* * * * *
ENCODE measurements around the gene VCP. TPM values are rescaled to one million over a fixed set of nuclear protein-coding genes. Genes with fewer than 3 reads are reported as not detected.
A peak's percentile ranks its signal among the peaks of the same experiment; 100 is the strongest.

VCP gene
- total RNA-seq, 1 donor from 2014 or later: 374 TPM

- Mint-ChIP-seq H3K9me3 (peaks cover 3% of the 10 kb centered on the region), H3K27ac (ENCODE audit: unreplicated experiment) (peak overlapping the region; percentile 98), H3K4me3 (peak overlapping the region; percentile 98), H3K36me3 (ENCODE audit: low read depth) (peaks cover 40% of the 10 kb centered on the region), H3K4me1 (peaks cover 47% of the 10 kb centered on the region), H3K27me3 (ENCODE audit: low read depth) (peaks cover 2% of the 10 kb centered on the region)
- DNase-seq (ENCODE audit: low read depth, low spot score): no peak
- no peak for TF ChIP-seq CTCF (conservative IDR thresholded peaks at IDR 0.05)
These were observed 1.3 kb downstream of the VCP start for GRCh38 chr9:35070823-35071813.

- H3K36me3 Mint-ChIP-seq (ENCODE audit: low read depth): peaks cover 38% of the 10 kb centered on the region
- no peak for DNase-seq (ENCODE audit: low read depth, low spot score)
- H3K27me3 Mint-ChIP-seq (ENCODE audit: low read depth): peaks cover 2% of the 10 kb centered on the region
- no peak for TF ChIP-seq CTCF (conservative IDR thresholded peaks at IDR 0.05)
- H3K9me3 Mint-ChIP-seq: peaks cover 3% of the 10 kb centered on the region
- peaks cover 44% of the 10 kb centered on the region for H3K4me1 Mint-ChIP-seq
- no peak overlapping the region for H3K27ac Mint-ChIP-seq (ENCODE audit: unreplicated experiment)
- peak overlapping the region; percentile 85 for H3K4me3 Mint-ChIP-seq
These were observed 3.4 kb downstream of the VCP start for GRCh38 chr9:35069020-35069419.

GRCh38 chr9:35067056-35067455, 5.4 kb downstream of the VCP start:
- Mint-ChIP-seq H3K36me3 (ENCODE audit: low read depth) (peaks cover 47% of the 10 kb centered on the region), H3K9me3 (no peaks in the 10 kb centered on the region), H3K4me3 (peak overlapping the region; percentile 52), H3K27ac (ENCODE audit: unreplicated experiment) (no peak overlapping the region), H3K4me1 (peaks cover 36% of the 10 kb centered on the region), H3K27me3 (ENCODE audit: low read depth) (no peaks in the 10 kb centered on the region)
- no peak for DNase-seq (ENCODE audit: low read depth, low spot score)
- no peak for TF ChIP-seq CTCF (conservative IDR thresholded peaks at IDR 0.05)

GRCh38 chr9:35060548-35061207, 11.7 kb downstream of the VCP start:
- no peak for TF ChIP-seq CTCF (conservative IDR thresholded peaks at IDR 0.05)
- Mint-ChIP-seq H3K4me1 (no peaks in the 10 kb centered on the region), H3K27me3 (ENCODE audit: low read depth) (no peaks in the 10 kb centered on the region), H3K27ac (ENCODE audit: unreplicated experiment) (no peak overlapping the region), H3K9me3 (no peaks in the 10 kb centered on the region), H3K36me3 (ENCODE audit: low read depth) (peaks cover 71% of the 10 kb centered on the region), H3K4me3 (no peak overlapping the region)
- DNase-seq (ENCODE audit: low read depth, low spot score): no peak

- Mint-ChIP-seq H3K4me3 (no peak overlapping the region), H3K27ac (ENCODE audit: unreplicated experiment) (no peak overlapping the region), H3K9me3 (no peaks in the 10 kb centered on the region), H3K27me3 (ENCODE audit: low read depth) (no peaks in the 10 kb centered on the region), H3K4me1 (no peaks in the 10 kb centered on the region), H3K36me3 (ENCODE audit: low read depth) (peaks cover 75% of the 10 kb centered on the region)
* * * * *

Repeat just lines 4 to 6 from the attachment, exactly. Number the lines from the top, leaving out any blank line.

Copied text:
- total RNA-seq, 1 donor from 2014 or later: 374 TPM

- Mint-ChIP-seq H3K9me3 (peaks cover 3% of the 10 kb centered on the region), H3K27ac (ENCODE audit: unreplicated experiment) (peak overlapping the region; percentile 98), H3K4me3 (peak overlapping the region; percentile 98), H3K36me3 (ENCODE audit: low read depth) (peaks cover 40% of the 10 kb centered on the region), H3K4me1 (peaks cover 47% of the 10 kb centered on the region), H3K27me3 (ENCODE audit: low read depth) (peaks cover 2% of the 10 kb centered on the region)
- DNase-seq (ENCODE audit: low read depth, low spot score): no peak